Maybe has switched-up his face to face composition with a rather more angular version which is rotationally symmetrical, and very easy on the eye. A year on from his first appearances under Brunel Way and I am still very much enjoying finding Maybe’s work.
It is great to see another Smak piece, here under Brunel Way, this one complete with a rather fun character. I have a feeling that the character is a rather well know one, used in graffiti, which probably comes originally from comic books, as so many graffiti characters tend to.
As you would expect from Smak, both the character and the letters are outstandingly well painted and look great on the prepped red wall.
Weirdly, I had a dream last night about a massive street art festival (walls only), and I had been invited to participate, and Ryder, or was it Smak, was helping me to select a wall and offering advice for how I should go about it. This was brilliant, until it occurred to me that I had left all my paints at home and would have to go and get them. A this point my sub-conscious kicked in and explained to me that I couldn’t possibly go home, because I was on holiday. Alas, my chance to paint a large wall disappeared. Strange things dreams.
I was lucky enough to run into Mote when he was painting this larger-than-usual piece on the long wall under Brunel Way. And managed to have a good chat until the dog decided he’d had enough and started barking, he can be a real conversation-killer sometimes that dog of mine, although he was brilliantly behaved in Cheltenham the whole time we were there.
Mote is possibly the most productive artist in Bristol at the moment, and his pastel shades that he tends to use are a real hallmark of his work – If you’re looking for brash reds or gold or chrome, you’re unlikely to find them in his work, and you’ll have to settle for subtle.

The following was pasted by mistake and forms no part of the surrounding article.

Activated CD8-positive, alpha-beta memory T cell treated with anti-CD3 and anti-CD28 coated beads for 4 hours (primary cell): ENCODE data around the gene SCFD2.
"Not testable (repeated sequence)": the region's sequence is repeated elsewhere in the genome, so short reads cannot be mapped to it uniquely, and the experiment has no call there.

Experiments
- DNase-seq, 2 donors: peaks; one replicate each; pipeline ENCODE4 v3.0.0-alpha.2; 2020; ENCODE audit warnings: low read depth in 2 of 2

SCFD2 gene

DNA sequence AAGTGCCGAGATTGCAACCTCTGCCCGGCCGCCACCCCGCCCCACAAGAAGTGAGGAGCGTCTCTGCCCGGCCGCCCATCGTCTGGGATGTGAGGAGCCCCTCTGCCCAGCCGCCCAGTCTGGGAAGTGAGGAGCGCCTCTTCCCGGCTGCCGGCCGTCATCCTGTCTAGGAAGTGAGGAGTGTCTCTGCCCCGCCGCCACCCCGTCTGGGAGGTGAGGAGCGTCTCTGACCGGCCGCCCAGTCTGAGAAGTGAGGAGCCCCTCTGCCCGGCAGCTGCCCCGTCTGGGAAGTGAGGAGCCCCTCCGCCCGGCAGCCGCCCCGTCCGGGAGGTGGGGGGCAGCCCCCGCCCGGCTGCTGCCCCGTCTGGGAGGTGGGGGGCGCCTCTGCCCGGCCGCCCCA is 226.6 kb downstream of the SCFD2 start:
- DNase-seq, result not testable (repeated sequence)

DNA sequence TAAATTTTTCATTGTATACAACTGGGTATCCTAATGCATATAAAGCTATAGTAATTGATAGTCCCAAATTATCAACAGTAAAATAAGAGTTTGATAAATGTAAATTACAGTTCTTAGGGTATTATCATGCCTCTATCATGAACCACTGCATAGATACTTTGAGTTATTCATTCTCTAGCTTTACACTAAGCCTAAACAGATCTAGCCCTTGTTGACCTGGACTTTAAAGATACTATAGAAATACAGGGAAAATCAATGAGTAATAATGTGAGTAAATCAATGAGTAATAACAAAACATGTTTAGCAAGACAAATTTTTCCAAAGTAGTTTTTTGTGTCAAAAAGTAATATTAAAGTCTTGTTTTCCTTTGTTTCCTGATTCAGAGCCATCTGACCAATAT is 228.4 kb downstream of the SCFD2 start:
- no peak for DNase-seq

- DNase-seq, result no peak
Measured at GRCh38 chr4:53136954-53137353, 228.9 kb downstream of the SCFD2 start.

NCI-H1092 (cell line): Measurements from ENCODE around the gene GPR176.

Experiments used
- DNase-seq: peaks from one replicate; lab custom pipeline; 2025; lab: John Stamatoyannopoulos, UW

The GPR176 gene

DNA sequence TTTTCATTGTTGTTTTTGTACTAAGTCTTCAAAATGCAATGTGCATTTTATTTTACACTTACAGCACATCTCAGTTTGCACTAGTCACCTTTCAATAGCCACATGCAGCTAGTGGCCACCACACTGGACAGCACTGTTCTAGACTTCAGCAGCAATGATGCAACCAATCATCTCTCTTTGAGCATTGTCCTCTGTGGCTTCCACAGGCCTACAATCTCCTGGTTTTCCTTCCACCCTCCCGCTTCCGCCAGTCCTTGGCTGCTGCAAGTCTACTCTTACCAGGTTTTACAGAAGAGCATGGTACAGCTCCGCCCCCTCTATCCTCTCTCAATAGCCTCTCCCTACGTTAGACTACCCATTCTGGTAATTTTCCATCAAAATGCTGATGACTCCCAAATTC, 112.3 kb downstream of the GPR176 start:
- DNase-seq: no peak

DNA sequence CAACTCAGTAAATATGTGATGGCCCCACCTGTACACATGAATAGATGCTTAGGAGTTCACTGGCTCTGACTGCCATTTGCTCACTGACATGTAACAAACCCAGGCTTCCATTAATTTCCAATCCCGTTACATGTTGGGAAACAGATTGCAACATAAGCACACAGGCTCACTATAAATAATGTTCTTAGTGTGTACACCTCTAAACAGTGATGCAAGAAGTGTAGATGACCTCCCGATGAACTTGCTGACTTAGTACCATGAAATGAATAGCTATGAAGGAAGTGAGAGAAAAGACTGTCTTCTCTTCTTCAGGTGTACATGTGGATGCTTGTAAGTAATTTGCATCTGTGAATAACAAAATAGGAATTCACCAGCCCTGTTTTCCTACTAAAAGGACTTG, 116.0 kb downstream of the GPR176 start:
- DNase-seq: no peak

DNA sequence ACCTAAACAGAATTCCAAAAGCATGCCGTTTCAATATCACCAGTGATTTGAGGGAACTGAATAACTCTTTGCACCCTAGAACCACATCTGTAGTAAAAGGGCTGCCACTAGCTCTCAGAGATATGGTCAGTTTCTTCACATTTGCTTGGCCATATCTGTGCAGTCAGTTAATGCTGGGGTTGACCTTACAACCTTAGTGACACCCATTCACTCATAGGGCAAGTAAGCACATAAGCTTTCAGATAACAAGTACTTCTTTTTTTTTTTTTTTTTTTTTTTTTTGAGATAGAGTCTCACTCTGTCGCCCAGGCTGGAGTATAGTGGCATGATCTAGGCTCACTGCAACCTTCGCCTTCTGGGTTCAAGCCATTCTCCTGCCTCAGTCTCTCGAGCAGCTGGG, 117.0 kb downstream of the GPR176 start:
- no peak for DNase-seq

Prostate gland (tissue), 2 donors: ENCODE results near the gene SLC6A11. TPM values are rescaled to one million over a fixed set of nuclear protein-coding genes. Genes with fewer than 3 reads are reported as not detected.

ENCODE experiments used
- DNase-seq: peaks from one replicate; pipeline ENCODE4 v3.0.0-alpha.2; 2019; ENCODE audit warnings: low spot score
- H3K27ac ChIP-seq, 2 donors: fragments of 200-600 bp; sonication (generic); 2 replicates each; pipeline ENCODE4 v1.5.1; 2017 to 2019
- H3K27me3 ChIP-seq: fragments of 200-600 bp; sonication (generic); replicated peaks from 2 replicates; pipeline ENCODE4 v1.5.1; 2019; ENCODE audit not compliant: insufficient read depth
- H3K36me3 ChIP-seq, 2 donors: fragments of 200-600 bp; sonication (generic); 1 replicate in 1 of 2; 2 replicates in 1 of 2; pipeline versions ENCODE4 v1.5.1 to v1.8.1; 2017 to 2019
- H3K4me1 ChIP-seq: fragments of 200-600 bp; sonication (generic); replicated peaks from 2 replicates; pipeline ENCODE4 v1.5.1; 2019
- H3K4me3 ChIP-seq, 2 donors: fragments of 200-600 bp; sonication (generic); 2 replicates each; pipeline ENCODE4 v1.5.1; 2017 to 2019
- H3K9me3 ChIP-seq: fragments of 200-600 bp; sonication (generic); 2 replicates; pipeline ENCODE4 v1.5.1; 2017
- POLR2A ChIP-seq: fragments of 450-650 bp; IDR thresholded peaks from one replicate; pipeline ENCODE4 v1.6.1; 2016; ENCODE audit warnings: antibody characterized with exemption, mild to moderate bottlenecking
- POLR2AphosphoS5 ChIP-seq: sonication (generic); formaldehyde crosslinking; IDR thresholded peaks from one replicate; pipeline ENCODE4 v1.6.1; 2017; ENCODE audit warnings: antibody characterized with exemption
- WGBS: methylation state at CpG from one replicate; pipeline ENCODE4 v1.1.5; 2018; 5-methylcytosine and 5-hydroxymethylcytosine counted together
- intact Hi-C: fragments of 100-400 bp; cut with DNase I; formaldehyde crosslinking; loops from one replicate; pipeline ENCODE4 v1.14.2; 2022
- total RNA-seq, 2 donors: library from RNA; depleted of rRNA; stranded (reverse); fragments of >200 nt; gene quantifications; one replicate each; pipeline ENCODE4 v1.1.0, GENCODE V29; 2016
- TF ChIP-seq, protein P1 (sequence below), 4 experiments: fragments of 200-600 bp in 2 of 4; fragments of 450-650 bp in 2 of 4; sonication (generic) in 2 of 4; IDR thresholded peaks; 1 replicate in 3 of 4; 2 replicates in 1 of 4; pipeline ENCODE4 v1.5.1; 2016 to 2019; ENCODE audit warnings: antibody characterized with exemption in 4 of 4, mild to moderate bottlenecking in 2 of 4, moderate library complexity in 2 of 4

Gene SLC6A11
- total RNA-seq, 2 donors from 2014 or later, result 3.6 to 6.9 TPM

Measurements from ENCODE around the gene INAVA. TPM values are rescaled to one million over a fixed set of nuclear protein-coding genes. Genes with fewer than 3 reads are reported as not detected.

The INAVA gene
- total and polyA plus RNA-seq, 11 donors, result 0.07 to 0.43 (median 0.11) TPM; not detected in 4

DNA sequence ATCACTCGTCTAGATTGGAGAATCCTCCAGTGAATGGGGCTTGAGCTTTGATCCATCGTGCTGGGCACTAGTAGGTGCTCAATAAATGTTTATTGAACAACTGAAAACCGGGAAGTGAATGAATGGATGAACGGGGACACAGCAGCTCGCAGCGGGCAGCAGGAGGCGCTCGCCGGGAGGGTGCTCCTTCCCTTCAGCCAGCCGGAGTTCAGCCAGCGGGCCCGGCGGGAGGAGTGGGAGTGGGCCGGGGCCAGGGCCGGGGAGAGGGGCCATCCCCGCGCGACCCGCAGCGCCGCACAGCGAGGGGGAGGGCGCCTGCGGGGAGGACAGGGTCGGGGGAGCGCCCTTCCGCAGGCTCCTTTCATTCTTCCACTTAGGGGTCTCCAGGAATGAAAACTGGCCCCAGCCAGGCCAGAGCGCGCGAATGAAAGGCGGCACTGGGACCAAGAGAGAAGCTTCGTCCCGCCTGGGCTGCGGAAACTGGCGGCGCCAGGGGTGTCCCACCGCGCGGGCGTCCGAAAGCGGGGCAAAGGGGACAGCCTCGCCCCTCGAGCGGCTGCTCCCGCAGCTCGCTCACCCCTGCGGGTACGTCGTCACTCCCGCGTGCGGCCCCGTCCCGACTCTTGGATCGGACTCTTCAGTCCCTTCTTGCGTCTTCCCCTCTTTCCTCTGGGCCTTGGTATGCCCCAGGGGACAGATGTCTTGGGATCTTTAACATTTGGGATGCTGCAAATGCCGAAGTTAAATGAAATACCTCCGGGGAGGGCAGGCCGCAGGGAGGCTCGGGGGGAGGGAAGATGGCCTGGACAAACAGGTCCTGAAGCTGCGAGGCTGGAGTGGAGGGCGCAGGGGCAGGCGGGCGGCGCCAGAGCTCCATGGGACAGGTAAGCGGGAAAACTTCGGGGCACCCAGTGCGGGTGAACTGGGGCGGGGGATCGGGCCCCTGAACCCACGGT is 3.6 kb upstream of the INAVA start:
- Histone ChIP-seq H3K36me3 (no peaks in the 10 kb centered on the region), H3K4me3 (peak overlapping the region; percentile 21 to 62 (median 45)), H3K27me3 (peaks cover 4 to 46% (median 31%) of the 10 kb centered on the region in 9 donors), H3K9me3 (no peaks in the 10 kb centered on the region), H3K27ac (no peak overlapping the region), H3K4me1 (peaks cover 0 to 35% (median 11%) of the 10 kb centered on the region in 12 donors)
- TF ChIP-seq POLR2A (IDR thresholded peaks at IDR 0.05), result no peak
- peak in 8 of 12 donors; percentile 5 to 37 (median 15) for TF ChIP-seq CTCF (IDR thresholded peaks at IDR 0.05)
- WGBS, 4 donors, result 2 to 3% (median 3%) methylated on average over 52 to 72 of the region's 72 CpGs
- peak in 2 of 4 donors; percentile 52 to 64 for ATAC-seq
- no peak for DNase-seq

This monster piece seems to show a monster snacking on a double ended other monster, although it is not altogether clear. As always with Mote’s work, the lines are precise and clean, the fills solid without underlying work seeping through. Creative and imaginative, Mote continues to dazzle us with his work.
It is so obvious that most street artists do what they do because they love doing it. It is as simple as that. This is perfectly demonstrated by a scattering of small pieces by Andy Council recently in the Dean Lane and Brunel Way spots.
Andy Council has had a long fascination with prehistoric creatures, he even incorporates an ammonite into his signature. His dinosaurs and other creatures can be found all over the city, but these are small, fleeting, fun pieces painted for the sheer hell of it.
I think that the creatures are trilobites or at least related to them and seem to blend in so well in all of the locations selected, it is as if they were always meant to be there in this urban ecosystem.
Beautifully observed and nicely painted, these four pieces (there may have been some others that I missed) add colour and interest to our great city. Thank you Andy Council.